Hi! My Name Is Xena
It’s with a really heavy heart that I’ve come to the conclusion that our pup Xena, that’s been in our lives for a year and a half now, needs something different than what we can give her. This heart-broken dog owner is seeking the right home to help a sweet dog become the best girl she can be.
Xena came into our lives in August of 2019. We had been looking for a younger dog, medium sized, that I could run with on the trails and that would be good with the kids. We met her at a shelter in Hayward. She had been a stray and they figured she was about a year old and a heeler mix. She seemed really chill and sweet when we met her. We decided to come back a few days later and introduce her to our senior lab, Ruby. We introduced them and they seemed to get a long just fine. We brought her home and she continued to be super sweet and didn’t exhibit any troubling behavior. That first weekend the kids were at their dads and it was just me and Xena. Friday night I took her for a beer on the patio with a friend at a local brewery. She was an angel. She sat contentedly at my feet. Everyone commented on how sweet she was. Saturday morning we went on a trail run and she did great. Saturday afternoon we met up with a friend at a festival at Bayfront Park. There were people and other dogs everywhere. I thought it would be a good opportunity for socialization. She seemed to be doing great, taking all the new people and dogs in stride, not exhibiting any signs of aggression.
As we got to know Xena more and as she got comfortable in our house and relatively confident that we weren’t going to be leaving her, different behaviors started coming out. As she started to recognize our house as her territory, she started barking at all passing dogs and people. She started aggressively barking at anyone that knocked at the door. With the kids, particularly the squirrely seven-year-old boy, she started to get nippy. When we’re walking on a leash in the neighborhood she likes to meet other dogs but can show aggressive behavior, particularly with small white fluffy dogs. She seems to be slightly more prone to aggression when she is on her leash. She gets along well with most dogs she has a chance to meet on her own terms in an environment she doesn’t feel threatened in. She has done great at dog parks for the most part. Until last fall, the dog park was her happy place where she never showed any aggression toward other dogs or people. But last fall she did get aggressive with a white fluffy dog. She has never done damage to another dog but she does growl and bite and it can be traumatic for the dog and dog owner. And it’s hard to predict when and with what sorts of dogs she will get aggressive with.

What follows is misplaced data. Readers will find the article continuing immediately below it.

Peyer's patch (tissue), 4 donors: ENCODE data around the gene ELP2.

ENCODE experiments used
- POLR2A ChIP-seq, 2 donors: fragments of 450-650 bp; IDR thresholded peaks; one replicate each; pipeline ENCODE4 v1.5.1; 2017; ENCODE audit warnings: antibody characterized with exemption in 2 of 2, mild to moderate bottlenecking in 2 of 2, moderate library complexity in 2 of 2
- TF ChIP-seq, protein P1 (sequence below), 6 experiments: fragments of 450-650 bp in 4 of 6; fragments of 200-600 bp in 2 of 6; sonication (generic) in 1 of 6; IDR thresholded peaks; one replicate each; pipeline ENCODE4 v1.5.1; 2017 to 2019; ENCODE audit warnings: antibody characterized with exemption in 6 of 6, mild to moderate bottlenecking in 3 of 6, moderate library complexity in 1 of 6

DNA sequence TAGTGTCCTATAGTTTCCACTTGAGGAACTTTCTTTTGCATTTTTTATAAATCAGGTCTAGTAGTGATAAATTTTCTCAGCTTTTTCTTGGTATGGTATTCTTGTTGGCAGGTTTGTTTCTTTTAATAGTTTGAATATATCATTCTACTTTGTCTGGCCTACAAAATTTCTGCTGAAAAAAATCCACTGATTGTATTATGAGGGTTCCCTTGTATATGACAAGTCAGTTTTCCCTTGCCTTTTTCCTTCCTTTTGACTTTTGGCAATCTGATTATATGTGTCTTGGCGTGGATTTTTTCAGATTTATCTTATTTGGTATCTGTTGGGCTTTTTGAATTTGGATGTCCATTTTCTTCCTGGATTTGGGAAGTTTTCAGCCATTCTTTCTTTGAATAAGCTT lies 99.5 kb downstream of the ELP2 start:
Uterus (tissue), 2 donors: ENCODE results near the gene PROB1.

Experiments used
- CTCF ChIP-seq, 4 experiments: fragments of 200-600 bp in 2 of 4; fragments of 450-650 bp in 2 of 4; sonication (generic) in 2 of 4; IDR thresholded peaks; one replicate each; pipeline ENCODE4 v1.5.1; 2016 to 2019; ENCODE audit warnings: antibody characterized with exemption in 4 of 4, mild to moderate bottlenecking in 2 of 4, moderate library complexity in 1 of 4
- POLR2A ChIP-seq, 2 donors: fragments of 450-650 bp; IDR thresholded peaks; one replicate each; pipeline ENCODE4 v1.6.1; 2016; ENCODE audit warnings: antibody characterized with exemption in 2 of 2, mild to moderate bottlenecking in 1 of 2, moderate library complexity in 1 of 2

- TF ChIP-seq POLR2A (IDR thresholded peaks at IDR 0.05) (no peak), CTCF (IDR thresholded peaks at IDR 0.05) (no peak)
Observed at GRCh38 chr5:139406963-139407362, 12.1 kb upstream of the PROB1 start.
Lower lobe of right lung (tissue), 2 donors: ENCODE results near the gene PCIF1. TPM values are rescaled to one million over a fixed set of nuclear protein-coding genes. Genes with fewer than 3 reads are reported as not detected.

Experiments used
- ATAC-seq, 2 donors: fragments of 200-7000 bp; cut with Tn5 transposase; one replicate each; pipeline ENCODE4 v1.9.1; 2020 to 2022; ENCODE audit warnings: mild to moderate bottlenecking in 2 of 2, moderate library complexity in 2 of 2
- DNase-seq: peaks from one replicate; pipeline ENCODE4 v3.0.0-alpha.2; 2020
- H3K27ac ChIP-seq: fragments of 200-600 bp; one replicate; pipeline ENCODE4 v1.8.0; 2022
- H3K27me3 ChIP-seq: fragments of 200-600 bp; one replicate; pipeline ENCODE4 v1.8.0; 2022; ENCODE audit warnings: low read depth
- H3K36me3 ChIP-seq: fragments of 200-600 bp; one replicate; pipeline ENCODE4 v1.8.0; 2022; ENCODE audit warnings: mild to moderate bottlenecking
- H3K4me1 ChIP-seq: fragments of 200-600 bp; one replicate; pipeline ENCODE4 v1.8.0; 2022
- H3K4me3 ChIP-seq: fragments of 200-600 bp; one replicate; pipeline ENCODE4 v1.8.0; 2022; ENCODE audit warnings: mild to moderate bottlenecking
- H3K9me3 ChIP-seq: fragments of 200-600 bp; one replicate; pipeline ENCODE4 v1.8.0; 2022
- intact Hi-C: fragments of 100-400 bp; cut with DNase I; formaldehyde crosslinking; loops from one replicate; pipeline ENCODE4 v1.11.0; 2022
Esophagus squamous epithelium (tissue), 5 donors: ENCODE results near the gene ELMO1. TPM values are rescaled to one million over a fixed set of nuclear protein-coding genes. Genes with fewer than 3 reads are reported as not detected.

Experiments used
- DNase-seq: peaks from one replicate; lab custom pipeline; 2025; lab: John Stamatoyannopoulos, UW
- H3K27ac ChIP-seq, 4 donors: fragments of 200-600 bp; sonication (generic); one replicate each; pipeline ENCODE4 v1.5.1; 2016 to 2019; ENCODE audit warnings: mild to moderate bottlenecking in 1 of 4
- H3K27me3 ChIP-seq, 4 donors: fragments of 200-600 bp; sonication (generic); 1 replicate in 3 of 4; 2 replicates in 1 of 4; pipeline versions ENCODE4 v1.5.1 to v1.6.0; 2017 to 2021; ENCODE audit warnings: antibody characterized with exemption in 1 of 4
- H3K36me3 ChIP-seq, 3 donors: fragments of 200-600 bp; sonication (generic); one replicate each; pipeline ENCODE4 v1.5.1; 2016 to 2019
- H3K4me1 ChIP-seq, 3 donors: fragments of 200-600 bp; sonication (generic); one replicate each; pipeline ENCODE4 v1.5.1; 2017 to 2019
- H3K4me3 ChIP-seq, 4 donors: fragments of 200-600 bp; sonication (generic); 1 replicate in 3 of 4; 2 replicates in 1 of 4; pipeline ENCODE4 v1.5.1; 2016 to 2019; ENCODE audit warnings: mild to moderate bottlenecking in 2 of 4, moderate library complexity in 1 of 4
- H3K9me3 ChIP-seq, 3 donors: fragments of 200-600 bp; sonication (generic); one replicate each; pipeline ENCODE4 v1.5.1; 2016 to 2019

We’ve attempted to temper these behaviors with making sure she gets enough exercise every day. I take her on a run most mornings, and long trail runs and skijoring on the weekends. We got her into a healthy habit of chewing on nylon bones or frozen kongs stuffed with treats and peanut butter to deal with some of her anxiety. We got her a thunder vest, which seemed to also help with anxiety. We signed her up for 2 weeks of doggy boot camp last summer, where she got intensive clicker training. She’s a very smart dog and took well to the training. She knows a lot of commands like sit, lie down, stay, come, and does a great job following commands while hooked to a skijoring harness while we run the trails or skijor.
The aspects of training that we haven’t been able to move beyond is how to get her to listen when she is protecting her territory from dogs passing by the front of the house or when people are knocking at the door. The other issue is that she feels the need to herd my son by nipping him in his own house. These issues have resulted in it being very difficult for us to have people over at the house or in the yard. She has nipped friends that come into the yard. She usually has to be put in her room if we want to have visitors. At night I have to have her in a kennel or in a room with the door shut because she has nipped at my son when he has gotten up in the middle of the night. She has never broken skin with her nips but she left a bruise a couple of times when she was highly agitated and feeling threatened. Recently I have concluded that I really can’t be a responsible dog owner and take her off leash anywhere that we might run into other people. She stays close when she’s off leash and is good about coming when I ask her so I can get her on leash if we see someone coming. But if people sneak up on us, she finds that threatening and I’m afraid she will attack and hurt another dog.
Living in town with a small fenced yard, I don’t feel like I can get her what she needs. Even though we run frequently, she is a high-energy dog and needs to be able to run free. An ideal setting for her would be a home in the country where there aren’t strangers walking by the front window constantly. Ideally a home with another dog that is dominant and could keep her in line and take some of the pressure off her feeling like she’s responsible for protecting all her people. I’ve concluded too that her ideal home would not include kids. Her herding instincts are strong and without farm animals to herd, she tries to herd the kids. She is a super sweet girl, very cuddly and loving. It will break our hearts to give her up, but in the setting we have to offer there is too much risk of her hurting another dog or person. If we can find her a home that is better suited to her needs, I’m confident that these behaviors will be easier to keep in check.
Apply To Adopt Xena
Cattle Dog & Collie
- 41 - 50 Pounds
Black and White
- High Energy
- I Don't Like Kids
- I Like Select Dogs
- I Don't Like Cats
- I Don't Like Small Animals
- I Have Not Been Tested with Livestock
- I'm Currently In Training
Help us take care of Xena